“My child attends a Catholic Atrium. That’s enough, right?”

(A note from the author:  This post is part of a series that addresses common misconceptions about Montessori theory in general, as well as Catholic Montessori theory in particular.  Read the other posts here and here.)

Often parents first learn about Montessori through an Atrium being offered in their parish.  Typically, the Atrium is presented as part of the CCD/Religious Education program.  An Open House is held, where the parents walk through the dedicated space and view the hands-on religious materials which the children will use to learn about the Catholic Faith.

If under the guidance of a properly-trained catechist, over time these children slowly develop a certain peacefulness (called “normalization” in Montessori terminology) while working in the Atrium.  Parents who come to observe the Atrium commonly remark, “My child is so different in the Atrium than at home!”

The Prepared Environment

There are two main reasons for this observable difference in behavior.

First, the Atrium is a carefully prepared environment for the children.  All the materials found in the Atrium have a specific purpose and are to be used in a specific way.  The trained catechist invites the children for a presentation on each material, to explain the purpose and demonstrate the proper usage.  Then, the children are invited to use that material whenever available, indicated by being in its place on the shelf.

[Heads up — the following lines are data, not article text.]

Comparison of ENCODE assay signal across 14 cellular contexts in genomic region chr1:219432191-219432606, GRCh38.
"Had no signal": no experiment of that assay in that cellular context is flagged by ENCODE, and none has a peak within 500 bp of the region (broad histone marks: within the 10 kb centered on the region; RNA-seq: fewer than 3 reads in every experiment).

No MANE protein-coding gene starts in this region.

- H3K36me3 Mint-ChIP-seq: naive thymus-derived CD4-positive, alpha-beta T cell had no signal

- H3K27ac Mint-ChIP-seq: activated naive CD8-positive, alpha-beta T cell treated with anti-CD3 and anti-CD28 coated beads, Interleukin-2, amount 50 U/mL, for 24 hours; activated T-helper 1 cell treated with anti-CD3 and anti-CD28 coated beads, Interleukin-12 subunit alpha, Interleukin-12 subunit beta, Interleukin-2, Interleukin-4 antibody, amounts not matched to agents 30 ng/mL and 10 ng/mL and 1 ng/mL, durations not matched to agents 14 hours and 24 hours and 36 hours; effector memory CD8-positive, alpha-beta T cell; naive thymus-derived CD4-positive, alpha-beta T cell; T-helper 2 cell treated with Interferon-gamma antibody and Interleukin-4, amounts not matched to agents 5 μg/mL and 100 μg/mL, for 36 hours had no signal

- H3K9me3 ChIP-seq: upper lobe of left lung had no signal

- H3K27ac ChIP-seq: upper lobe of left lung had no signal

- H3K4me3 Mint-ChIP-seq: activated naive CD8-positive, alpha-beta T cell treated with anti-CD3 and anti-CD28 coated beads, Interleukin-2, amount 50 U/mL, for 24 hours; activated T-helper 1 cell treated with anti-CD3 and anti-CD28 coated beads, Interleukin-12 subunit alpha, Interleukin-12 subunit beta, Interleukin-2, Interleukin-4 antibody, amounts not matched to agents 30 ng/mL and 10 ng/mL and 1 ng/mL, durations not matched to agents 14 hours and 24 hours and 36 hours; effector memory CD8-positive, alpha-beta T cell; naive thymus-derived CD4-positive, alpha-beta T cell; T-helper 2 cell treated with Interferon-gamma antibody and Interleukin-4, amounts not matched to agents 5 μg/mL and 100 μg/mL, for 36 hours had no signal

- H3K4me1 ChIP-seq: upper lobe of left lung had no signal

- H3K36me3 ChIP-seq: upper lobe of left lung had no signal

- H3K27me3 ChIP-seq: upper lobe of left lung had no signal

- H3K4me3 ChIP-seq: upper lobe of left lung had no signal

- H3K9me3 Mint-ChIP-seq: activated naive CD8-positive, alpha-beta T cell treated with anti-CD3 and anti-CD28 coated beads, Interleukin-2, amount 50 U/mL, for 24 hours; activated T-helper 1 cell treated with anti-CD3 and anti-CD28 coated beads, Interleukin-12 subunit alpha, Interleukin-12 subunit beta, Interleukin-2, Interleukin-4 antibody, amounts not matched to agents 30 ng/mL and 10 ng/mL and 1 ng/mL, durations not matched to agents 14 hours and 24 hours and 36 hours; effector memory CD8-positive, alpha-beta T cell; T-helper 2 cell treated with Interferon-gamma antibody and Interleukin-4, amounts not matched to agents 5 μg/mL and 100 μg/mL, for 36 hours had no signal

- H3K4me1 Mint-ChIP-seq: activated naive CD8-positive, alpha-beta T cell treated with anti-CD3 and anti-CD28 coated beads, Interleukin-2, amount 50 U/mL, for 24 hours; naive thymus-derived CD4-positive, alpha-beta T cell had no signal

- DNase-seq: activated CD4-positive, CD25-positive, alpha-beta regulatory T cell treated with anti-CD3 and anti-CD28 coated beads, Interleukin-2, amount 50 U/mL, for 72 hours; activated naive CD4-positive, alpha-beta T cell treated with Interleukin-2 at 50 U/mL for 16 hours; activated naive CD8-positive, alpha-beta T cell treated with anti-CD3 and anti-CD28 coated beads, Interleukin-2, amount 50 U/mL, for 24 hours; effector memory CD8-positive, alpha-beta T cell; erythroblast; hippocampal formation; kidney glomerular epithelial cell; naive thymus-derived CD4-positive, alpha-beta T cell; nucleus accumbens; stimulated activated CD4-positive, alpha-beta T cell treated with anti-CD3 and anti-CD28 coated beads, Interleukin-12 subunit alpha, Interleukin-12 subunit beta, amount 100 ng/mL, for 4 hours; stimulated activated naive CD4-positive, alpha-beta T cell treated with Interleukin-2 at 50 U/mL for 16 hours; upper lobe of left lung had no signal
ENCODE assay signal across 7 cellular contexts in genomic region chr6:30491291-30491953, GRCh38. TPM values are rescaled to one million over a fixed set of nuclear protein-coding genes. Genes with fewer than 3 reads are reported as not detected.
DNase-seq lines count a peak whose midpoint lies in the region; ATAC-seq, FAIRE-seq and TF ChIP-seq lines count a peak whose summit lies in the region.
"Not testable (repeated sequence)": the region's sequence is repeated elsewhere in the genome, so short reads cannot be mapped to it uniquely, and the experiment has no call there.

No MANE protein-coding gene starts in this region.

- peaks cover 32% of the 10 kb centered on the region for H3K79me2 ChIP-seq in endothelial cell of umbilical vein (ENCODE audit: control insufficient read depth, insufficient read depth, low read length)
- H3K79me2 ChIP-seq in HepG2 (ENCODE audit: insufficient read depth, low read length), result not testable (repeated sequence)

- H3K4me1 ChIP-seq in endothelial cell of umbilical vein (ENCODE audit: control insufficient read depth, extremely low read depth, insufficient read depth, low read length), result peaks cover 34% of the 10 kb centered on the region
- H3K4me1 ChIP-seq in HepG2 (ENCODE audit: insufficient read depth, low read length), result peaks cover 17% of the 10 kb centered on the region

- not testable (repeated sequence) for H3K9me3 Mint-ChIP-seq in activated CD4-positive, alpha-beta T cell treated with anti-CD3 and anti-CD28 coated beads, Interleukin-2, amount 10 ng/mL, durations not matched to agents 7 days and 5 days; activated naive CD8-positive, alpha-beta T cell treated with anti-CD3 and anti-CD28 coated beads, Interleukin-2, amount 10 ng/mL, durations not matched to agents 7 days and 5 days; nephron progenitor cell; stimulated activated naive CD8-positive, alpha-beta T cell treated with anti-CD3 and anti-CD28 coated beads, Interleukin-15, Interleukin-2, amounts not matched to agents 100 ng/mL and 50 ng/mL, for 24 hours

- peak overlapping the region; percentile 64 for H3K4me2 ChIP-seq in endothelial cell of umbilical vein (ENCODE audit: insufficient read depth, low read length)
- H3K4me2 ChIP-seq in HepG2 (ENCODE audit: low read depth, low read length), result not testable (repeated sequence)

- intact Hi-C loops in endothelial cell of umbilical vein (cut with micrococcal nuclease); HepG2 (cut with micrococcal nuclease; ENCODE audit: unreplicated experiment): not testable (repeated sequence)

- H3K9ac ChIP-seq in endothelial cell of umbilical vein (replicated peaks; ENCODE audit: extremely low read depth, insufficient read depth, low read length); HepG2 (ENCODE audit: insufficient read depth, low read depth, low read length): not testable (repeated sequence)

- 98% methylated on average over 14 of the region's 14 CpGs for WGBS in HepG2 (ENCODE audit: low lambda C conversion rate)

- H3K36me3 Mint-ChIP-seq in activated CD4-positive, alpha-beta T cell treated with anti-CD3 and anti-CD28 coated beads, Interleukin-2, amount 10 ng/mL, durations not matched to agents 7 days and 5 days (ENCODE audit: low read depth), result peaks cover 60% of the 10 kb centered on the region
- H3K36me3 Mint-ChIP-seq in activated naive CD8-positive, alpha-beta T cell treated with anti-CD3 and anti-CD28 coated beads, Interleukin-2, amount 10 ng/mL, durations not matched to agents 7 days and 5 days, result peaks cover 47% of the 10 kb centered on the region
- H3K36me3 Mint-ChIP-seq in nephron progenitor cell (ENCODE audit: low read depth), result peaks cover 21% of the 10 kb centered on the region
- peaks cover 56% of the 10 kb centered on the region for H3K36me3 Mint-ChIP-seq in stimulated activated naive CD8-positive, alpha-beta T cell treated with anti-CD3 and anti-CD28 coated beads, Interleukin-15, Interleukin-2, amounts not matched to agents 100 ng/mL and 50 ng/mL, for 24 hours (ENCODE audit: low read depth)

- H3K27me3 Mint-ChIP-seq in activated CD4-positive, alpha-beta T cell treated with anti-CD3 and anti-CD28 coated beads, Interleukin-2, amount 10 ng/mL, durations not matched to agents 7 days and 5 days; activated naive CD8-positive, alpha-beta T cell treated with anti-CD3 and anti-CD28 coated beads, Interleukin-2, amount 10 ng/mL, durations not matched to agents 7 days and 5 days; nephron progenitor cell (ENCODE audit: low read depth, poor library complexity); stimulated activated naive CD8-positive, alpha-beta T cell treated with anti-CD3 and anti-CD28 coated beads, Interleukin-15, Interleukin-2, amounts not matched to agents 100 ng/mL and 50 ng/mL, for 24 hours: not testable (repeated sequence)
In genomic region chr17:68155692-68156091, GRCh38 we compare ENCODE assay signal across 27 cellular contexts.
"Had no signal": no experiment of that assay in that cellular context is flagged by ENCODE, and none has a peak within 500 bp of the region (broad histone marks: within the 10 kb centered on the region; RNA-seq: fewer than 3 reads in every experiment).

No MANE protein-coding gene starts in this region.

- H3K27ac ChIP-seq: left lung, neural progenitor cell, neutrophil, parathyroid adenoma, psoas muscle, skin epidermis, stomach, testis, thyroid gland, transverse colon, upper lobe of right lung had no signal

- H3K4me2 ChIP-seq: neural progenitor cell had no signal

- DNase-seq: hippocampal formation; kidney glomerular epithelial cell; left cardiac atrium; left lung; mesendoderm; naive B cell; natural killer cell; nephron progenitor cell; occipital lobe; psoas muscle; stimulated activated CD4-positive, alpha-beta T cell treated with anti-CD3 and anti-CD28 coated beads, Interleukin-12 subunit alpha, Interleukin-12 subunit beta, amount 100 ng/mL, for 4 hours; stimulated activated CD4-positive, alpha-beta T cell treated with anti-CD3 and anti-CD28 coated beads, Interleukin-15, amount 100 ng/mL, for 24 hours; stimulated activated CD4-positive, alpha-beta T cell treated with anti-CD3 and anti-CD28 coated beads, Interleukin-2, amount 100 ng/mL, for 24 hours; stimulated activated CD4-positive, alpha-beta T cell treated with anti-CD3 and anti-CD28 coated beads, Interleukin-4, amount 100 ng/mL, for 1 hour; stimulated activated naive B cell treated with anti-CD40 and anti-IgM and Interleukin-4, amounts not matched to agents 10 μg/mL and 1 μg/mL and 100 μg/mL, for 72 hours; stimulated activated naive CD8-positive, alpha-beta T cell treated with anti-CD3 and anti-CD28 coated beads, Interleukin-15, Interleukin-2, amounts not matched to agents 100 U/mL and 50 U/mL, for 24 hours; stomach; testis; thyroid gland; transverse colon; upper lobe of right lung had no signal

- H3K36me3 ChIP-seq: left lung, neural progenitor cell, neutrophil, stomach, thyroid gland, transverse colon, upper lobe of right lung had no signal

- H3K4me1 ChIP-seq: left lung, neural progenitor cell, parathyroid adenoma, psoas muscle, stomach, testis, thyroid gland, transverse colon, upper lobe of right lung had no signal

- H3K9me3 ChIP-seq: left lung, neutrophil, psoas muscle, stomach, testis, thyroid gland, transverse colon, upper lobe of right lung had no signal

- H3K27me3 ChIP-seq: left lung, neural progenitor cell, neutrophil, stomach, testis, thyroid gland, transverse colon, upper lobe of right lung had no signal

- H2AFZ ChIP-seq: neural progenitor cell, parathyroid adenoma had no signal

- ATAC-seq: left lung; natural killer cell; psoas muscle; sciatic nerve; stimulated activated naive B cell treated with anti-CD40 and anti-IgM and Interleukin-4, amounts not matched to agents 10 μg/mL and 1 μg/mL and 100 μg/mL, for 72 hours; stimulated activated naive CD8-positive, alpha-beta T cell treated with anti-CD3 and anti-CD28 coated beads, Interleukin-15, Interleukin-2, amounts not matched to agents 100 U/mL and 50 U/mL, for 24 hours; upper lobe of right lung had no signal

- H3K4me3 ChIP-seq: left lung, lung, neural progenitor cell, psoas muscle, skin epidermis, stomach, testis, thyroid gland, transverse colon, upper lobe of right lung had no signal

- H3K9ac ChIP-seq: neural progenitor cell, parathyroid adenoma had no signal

The expectations for behavior are very clear in an Atrium:

  • You must receive a presentation before being allowed to use a material.
  • You may use a material whenever it is available on the shelf.
  • You may use it for as long as you like.
  • You must return it to its place when finished, ready for the next child to use.

Deal with fewer tantrums in 3 days (or less!)

The Prepared Adult

Second, the catechist is trained on how to interact with the children.  Properly structured catechist training programs will have a Montessori component, where the catechists learn the Montessori principles upon which the Atrium is based.  With this knowledge, a catechist’s interactions with the children are rooted in a proper understanding of the children’s Plane of Development.

Over time, being treated according to their God-given nature, the children become more peaceful, more normalized, and this is what their parents notice.

Why So Different at Home?

It’s quite simple – most parents are unaware of their child’s physical and psychological needs, since they are unacquainted with the Planes of Development.

Most homes are arranged for the convenience of the parents, with little thought given to the needs of children.  For instance, plates and cups are commonly kept in high cabinets above the countertops: completely out of the reach of small children.  Thus, small children are totally dependent upon their parents to simply get water to drink.  This conventional arrangement also negatively impacts small children’s psychological development, as they are striving for greater independence at this stage.

In contrast, a Montessori-influenced home environment keeps the plates and cups in a low cabinet within easy reach of the small children, who can independently help themselves to a drink when thirsty.

Bringing the two environments together

When parents gain a better understanding of Montessori principles, they learn how to set up their homes in a way that supports their children’s development.  More importantly, they can raise their children in ways to bring about that natural peacefulness that God intends.

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